This past weekend, the executive director of the Nova Scotia Craft Breweries Association took to social media to voice his opinion about lobsters and the folks who fish them.
Kirk Cox tweeted on Saturday afternoon saying that it was unfair to “lump a whole industry into one incident,” referring to the many incidents where Mi’kmaq lobster fishers on Nova Scotia’s south shore were trapped inside a lobster pound, physically assaulted, and had their property vandalized.
At first, Cox doubled down on his statements, replying to several accounts who were condemning the racism by saying, "From your den in HRM if you think all fishermen in LFA 34 are racists you should be ashamed."
On Tuesday, October 20, Cox apologized for his statements, tweeting “In no way do I support violence and intimidation toward Indigenous fishers in SWNova Scotia,” and that he was sorry if his previous comments made people believe otherwise.
Cox also removed any official ties to CBANS from his account. According to social media, Cox has been in the position since 2015.
But the apology came too late—at least two breweries vowed to withdraw their membership from CBANS over the weekend.
In an emailed statement to The Coast, Peter Burbidge, president of North Brewing in Dartmouth, says CBANS no longer reflects their values as a business.
Do CBANS members really feel like their best representative as Exec Director is a #notallfishermen apologist for domestic terrorism? @NorthBrewing @TataBrew @BigSpruceBrew @BarStillwell is this acceptable to you? pic.twitter.com/NiTh5nZVRq— Bobby O'Keefe (@Bobby_OK) October 18, 2020
“At this time we should all be calling for an end to the violence, intimidation and destruction of property that has been directed towards Mi'kmaw fishers,” reads the statement. “Systemic racism is very real and alive in Nova Scotia. This is the time to reflect on these uncomfortable realities and to learn and work towards change. Let's not focus on CBANS at this time. Let's focus on writing to our political leaders and demanding safety and security for Mi'kmaw fishers.”
On Twitter, Cape Breton-based Big Spruce Brewing also expressed it’d be cancelling its CBANS membership, saying “We condemn apologist attitudes and denounce all forms of racism and discrimination.”
Reached by phone, Big Spruce founder Jeremy White confirms the brewery did in fact leave CBANS this week. “[I] feel strongly that he misspoke and that he deflected from the core issue, of a discussion needing to occur about what is going on in Southwest Nova Scotia,” he says.
The Mi'kmaw fishers' constitutional right to a moderate livelihood fishery must be upheld, and we demand that public safety of these communities be immediately prioritized.— Big Spruce Brewing (@BigSpruceBrew) October 19, 2020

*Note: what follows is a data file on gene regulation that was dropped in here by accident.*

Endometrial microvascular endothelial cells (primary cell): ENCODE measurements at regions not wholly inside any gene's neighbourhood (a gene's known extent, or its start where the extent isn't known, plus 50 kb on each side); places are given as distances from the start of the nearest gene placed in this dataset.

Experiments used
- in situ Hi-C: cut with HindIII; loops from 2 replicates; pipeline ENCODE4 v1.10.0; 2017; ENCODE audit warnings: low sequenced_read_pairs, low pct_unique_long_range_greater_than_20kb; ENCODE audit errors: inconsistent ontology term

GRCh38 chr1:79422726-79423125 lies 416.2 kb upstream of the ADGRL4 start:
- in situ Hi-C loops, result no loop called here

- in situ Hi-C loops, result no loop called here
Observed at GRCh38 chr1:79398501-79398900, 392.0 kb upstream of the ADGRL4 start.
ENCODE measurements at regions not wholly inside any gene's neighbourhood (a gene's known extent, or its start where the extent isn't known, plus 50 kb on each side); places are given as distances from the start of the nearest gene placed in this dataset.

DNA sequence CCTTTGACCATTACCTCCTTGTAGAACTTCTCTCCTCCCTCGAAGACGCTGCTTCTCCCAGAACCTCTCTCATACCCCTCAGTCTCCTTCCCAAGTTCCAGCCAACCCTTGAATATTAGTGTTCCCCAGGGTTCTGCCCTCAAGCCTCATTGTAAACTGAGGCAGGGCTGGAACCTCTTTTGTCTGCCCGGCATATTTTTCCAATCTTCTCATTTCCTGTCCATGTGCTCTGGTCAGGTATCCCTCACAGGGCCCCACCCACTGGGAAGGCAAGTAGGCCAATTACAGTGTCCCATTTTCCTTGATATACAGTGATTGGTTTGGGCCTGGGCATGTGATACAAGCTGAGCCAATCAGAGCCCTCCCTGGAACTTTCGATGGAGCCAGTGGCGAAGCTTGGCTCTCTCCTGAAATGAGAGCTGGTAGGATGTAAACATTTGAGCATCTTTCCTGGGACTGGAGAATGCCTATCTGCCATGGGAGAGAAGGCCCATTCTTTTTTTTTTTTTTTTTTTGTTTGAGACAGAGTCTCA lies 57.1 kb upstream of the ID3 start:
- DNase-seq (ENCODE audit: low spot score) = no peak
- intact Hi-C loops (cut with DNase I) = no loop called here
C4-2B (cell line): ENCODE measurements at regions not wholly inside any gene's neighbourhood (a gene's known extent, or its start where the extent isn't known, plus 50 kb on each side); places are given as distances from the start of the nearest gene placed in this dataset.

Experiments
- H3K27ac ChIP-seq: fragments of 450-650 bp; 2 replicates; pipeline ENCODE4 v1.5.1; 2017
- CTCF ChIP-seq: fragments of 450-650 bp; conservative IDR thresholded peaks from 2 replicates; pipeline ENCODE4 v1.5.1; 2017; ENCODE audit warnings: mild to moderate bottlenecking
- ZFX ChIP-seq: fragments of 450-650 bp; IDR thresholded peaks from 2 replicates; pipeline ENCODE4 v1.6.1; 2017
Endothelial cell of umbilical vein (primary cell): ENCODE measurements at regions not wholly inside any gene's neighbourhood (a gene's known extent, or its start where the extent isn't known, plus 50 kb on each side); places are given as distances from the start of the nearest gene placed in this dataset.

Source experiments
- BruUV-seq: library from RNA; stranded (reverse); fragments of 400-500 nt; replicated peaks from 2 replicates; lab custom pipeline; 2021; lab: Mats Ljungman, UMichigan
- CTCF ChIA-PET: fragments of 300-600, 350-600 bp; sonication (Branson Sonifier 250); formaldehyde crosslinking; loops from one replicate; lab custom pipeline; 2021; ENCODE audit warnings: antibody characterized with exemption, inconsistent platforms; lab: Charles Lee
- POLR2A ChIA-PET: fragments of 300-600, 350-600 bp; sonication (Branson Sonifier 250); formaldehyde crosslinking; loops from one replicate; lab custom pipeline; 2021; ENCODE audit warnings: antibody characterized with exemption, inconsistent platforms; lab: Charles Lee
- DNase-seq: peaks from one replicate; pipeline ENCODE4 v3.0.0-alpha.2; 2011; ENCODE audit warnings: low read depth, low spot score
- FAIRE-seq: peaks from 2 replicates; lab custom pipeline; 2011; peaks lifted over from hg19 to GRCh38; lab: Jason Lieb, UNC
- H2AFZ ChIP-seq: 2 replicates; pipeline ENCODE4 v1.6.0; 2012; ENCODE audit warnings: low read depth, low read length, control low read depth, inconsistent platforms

Halifax’s Bar Stillwell also chimed in online, saying “Treaty rights are being violated and violence is happening while the RCMP and our federal government are standing by idly.”
North Brewing and Big Spruce have been removed from the list of CBANS members, but Stillwell still appears to be a member. There are 42 member breweries listed on its site.
In recent months, other breweries including Tidehouse Brewing Company, 2 Crows Brewing and Lazy Bear Brewing near Digby have also left CBANS.
Last year, a letter from 40 employees at 17 breweries asked CBANS to condemn a sexist marketing campaign for Nine Locks' Dirty Blonde ale, but the association failed to meet the requests of the letter.
White says that for Big Spruce and others, this isn’t the first time CBANS has failed to speak up for what the industry wants.
“It’s important to note that had it been an isolated incident, I am certain we would have decided to encourage the association to do something about discipline,” he says. “However, we have felt for some time because of how the association has handled a number of issues, that we frankly just don’t feel well-represented by CBANS. And we feel more and more that opportunities to properly reflect similar values to ours are passed up frequently at CBANS.”
Although White is open to reconciliation with the CBANS board, he also says there’s been talk about coming together with the other breweries who have left to create a new group.
“We want to just have the opportunity to ensure that our values system is something that’s reflected in our business and not mistakenly reflected by someone else we’re associated with,” White says.
In addition to the breweries who have made their stance clear, there are now several restaurants who have taken lobster off their menu in support of Mi'kmaq fishing rights.
The Craft Brewery Association of Nova Scotia did not respond to multiple requests for comment.